HELP FOR PARENTS WITH STRONG-WILLED, OUT-OF-CONTROL CHILDREN AND ADOLESCENTS

Education and Counseling for Individuals Affected by Oppositional Defiant Disorder and ADHD

Search OnlineParentingCoach.com

Why Your Teen Is So Ungrateful

"My daughter doesn't appreciate anything I do for her!"  Have you ever said something like that?  If so, you may need a wake-up call...

Over-indulged teenagers are not born, they are created.  Moms and dads create teenagers that are over-indulged by giving them an over-abundance of what they want, but don’t need. However, it’s not always the material things that lead to over-indulgence.  It may be a permissive parental approach in which the youngster is allowed to read things that are not age-appropriate.  It might also be over-permissive and over-protective parenting of the youngster (e.g., doing everything for the teen in a protective manner). 

Overindulging is:
  • a form of child neglect; it hinders teenagers from performing their needed developmental tasks, and from learning necessary life lessons
  • doing or having so much of something that it does active harm, or at least prevents a youngster from developing and deprives that youngster of achieving his or her full potential
  • giving a disproportionate amount of family resources to one or more children in a way that appears to meet the teenager's needs but does not, so they experience scarcity in the midst of plenty 
  • giving teenagers things or experiences that are not appropriate for their age or their interests and talents
  • giving teenagers too much of what looks good, too soon, too long
  • the process of giving things to teenagers to meet the adult's needs, not the teen’s

Recent research finds that over-indulged teenagers were likely to grow up to become “externals” rather than “internals.”  “Externals” want to become rich and super wealthy, to become famous, to achieve a unique look and have a deep need to have people comment on how attractive they are.

“Internals” want to grow and learn new things, to be able to look back on their life as meaningful and with satisfaction.  They also want to share life with someone and have a committed intimate relationship.  “Internals” want to work to make the world a better place and to help people in need.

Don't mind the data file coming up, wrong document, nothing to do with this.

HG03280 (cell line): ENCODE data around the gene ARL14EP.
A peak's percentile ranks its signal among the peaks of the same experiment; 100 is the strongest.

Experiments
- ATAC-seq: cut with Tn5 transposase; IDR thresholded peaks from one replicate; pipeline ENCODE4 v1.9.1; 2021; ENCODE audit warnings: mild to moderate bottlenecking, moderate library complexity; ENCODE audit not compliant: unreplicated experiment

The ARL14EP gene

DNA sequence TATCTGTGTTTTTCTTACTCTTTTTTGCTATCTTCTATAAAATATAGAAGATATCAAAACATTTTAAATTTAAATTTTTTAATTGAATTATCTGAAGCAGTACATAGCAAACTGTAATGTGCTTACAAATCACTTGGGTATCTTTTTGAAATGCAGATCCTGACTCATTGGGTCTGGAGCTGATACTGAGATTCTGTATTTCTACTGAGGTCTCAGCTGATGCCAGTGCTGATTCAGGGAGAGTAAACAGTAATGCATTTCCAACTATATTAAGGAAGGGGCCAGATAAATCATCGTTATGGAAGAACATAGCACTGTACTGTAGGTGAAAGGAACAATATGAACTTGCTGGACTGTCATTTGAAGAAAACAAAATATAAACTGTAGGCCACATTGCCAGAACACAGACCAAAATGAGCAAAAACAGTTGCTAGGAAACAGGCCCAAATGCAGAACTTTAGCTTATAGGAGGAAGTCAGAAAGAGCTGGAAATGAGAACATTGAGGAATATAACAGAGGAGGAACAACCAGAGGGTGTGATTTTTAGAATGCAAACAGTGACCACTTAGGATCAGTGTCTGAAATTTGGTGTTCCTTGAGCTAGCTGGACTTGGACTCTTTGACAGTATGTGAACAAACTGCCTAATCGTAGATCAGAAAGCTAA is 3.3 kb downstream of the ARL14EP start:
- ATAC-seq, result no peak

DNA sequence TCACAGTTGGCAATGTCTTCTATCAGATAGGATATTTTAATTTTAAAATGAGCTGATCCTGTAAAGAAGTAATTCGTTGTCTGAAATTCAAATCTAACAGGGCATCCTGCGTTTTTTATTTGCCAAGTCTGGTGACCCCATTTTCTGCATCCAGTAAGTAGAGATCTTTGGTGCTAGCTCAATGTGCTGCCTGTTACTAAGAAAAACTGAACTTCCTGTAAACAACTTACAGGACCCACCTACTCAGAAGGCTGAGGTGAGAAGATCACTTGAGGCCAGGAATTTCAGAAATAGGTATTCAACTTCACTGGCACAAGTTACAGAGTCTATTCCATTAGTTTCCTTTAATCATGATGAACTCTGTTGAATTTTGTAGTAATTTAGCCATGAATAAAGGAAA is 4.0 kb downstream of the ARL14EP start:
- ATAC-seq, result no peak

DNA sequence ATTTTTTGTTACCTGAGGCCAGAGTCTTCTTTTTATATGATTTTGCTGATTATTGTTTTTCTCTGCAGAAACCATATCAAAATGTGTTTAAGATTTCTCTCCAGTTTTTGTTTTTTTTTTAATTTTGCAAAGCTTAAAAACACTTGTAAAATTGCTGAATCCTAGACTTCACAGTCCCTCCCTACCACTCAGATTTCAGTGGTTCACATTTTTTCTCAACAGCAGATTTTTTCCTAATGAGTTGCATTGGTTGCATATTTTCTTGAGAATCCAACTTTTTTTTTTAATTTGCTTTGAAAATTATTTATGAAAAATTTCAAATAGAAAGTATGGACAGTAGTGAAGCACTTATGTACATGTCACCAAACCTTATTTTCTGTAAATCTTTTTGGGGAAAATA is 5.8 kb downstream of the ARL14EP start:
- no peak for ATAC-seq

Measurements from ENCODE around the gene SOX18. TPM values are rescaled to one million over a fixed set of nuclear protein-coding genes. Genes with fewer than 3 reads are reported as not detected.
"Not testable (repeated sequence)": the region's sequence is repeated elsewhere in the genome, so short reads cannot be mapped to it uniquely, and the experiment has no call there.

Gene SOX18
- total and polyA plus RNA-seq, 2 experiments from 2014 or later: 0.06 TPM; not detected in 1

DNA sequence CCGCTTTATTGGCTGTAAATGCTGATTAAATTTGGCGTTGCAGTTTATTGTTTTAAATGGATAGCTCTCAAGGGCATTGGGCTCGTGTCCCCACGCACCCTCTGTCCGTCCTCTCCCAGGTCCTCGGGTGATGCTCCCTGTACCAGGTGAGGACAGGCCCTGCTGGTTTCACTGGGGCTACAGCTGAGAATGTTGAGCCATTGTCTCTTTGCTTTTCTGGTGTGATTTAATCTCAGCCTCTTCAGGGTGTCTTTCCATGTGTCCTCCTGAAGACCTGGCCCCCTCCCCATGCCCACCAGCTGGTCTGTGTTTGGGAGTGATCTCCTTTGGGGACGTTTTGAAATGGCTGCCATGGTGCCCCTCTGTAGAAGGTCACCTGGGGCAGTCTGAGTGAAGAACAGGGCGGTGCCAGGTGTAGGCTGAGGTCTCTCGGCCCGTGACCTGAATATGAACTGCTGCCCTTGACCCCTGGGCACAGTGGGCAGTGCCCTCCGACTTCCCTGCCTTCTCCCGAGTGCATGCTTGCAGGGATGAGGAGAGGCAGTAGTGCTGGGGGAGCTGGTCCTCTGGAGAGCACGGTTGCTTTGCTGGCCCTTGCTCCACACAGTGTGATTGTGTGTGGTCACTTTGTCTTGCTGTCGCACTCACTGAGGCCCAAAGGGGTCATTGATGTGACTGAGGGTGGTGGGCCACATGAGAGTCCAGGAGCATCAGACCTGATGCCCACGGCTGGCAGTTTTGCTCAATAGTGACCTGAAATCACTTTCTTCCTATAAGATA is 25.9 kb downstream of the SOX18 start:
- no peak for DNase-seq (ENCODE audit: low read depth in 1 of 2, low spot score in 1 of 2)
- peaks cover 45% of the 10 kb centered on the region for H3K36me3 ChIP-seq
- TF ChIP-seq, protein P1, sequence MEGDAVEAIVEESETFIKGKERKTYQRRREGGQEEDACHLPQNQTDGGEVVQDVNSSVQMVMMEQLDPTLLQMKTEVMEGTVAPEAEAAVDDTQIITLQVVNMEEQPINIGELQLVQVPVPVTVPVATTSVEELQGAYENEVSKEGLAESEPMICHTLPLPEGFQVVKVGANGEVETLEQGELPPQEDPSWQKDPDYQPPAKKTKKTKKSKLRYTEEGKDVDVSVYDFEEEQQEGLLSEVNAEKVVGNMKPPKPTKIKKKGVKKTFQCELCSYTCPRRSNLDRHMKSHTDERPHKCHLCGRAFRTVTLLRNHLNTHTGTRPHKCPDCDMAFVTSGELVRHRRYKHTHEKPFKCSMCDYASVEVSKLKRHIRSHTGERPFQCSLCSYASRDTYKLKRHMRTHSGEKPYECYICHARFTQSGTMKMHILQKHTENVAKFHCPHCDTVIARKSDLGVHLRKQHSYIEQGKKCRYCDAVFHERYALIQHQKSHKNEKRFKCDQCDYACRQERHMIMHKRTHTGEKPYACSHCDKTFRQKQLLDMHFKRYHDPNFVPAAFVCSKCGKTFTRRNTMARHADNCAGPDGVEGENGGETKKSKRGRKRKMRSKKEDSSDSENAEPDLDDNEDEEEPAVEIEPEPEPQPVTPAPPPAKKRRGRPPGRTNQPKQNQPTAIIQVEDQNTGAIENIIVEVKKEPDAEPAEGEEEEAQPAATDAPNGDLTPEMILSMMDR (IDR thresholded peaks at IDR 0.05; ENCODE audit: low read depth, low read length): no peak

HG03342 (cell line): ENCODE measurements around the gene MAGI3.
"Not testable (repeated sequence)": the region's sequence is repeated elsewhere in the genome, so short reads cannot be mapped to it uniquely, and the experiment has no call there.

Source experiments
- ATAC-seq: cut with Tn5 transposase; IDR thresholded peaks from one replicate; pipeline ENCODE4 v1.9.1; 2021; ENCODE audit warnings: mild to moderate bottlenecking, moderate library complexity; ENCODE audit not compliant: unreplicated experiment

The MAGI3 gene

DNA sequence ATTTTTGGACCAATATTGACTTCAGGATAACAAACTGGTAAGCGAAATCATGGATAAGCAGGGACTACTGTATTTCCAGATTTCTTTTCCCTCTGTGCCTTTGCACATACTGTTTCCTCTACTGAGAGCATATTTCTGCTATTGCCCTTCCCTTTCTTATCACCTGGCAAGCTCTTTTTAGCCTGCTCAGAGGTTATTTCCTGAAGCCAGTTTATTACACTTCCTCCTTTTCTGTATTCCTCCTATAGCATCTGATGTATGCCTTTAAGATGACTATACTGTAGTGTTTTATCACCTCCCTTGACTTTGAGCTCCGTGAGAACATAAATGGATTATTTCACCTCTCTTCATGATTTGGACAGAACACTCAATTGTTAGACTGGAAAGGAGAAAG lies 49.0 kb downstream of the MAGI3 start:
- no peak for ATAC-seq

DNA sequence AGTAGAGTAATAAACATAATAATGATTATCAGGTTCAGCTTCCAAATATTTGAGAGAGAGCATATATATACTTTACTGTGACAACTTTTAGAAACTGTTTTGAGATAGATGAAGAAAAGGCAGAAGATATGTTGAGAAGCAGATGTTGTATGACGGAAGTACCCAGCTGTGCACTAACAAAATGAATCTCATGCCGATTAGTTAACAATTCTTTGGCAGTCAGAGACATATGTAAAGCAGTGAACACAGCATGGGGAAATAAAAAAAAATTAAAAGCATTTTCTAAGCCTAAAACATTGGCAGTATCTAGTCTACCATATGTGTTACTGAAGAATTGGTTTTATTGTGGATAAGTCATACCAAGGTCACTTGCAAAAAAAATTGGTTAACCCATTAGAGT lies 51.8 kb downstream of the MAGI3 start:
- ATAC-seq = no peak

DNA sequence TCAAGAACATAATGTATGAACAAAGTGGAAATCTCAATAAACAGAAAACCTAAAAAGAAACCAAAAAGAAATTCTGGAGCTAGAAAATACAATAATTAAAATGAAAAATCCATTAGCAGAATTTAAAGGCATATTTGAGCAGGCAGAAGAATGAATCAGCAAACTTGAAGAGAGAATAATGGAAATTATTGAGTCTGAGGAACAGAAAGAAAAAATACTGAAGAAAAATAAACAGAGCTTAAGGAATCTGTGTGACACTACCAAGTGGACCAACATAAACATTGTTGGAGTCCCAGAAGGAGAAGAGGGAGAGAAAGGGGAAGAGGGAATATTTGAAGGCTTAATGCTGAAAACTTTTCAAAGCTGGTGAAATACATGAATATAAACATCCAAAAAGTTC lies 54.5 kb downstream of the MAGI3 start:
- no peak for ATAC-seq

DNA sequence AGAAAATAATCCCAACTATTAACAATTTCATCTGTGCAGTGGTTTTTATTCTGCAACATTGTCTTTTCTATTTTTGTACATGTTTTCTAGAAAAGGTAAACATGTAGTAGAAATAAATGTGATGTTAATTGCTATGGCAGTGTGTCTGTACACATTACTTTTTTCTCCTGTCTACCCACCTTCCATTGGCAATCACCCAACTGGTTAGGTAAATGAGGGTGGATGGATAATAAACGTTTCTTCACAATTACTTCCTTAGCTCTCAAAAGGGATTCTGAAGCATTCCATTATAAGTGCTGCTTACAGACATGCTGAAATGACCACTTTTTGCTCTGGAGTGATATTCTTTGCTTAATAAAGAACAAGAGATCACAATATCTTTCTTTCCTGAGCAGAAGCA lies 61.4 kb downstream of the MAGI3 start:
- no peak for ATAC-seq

Teens who are over-indulged tend to grow-up to be oppositional.  This is of course frustrating for the parent, and it’s rather sad as well.  Parents want their youngster to be happy, and they want what’s best for him or her, but the more parents try, the more things turn out badly because their efforts are misguided.

Amazingly, it’s counter-intuitive. The more the parent gives to the youngster, the more he or she wants and is ungrateful. It’s a self-perpetuating cycle. If the parent takes a stand, usually the youngster knows, “If I get mad, my mother will give-in.” In that regard, it can be quite a challenge for the parent to finally stand firm after years of over-indulging.  

Over-indulgence can be in terms of the relationship (e.g., moms and dads acting as “friends” as opposed to a parent).  Also, emotionally there’s a tendency to be overly doting and emotionally intrusive with the teen.  All of which tends to develop the tendency in the son or daughter to respond with anger, resentment, over-inflated self-esteem, as well as a loss of compassion for others. 

The youngster grows up with a sense of entitlement.  They develop this perspective not only regarding the relationship with their moms and dads, but that the world should give them all the things they want.  This can lead to having problems with friendships and, later, with dating and maintaining meaningful relationships. 

Moms and dads created the problem usually by having any number of irrational beliefs. For example:
  • in order to make the youngster happy, they must give her everything she wants
  • their youngster cannot be punished
  • they cannot implement any consequence that involves discomfort
  • they cannot subject their youngster to any sense of pain or discomfort

Of course, this is contrary to what happens in the real world.  Teenagers need to be disciplined appropriately and learn from their misbehavior and mistakes through logical consequences.  In the absence of such discipline, much of the time you will end up with a youngster who is oppositional and defiant. 

Another irrational belief of moms and dads, which is targeted in treatment, is this tendency toward unconditional positive regard. Of course, such admiration and love is wonderful; however, these moms and dads will demonstrate such positive regard no matter the behavior of the youngster. Moreover, these parents see “love” as “giving” to the youngster and not carrying out discipline.  These parents tend to rationalize and “look the other way” rather than discipline. 

The extent of “over-indulging” a youngster is on a continuum. Most teenagers are, at times, demanding and ungrateful. If moms and dads respond accordingly, then their son or daughter can move toward appreciation and cooperation. However, if such behavior is tolerated, or “indulged,” then demanding and ungrateful tendencies can worsen.

Parents can begin a “change process” by changing their irrational beliefs, which then fuels the parent making the necessary changes in discipline of their youngster. The important thing is “balance” between “giving” and “discipline.” It’s important for moms and dads to not feel guilty for not giving their teens everything they want. In that regard, a frequently repeated motto is that “parents should give teenagers everything they need, but only a small portion of what they want.”  Moms and dads need help to understand that, by giving everything, the youngster only becomes more resentful rather than grateful.